You have probably seen photos of these goofy looking wetsuits already. You probably even caught that these are supposed to stop sharks from attacking or to be more precise to make you less probably being mistaken for a seal or something else that shark would deem delicious. Here is some more info on how these work.
Surf entrepreneurs Hamish Jolly and Craig Anderson have paired up with The Oceans Institute at the University of Western Australia to develop wetsuits that make beach goers look less like seals, and more like other tasteless ocean dwellers.
The first wetsuit, the “Elude,” is designed to make swimmers and snorkelers blend into the water around them. The suit’s “disruptive coloration and shaping” is difficult for sharks to distinguish from the surrounding environment, thus decreasing the likelihood of an attack.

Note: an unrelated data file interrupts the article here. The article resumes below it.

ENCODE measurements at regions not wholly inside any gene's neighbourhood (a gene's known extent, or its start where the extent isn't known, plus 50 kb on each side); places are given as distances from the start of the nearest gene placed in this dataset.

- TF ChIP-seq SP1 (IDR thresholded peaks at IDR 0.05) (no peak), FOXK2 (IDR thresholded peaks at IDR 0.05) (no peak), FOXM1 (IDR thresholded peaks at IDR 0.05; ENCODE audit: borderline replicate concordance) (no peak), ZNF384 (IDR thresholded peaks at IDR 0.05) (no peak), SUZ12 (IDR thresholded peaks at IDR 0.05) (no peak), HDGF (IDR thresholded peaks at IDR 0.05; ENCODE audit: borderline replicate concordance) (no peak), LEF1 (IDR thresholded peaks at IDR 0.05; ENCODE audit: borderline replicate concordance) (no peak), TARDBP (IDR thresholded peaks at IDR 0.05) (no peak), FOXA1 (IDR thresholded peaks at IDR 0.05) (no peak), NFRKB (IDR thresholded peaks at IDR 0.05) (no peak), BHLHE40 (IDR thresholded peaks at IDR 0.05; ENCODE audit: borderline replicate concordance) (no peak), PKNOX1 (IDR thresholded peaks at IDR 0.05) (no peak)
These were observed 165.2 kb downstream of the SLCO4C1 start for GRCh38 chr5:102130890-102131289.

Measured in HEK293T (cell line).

The “Diverter” was created especially for surfers, and is intended to make users appear as a dangerous or unlikely food choice for sharks. The suit is marked with large white and dark blue stripes, much like that of the striped pilotfish which lives in harmony with the animals. The company notes that the product is intended to repel sharks, but that it should be treated as a tool for providing enough time to exit the water if a shark comes in close range.
The technology behind the designs is quite sophisticated. The wetsuits use scientific data about sharks’ vision to effectively manipulate how sharks perceive swimmers in the water. Shark Attack Mitigation Systems (SAMS) translates this data into a combination of variables. These include contrasting colors, shapes, and sizes that combine to create unique visual effects at different depths and distances.
The designers have used this information to determine which patterns would most effectively impact sharks’ vision in the water, all while maintaining a trendy aesthetic.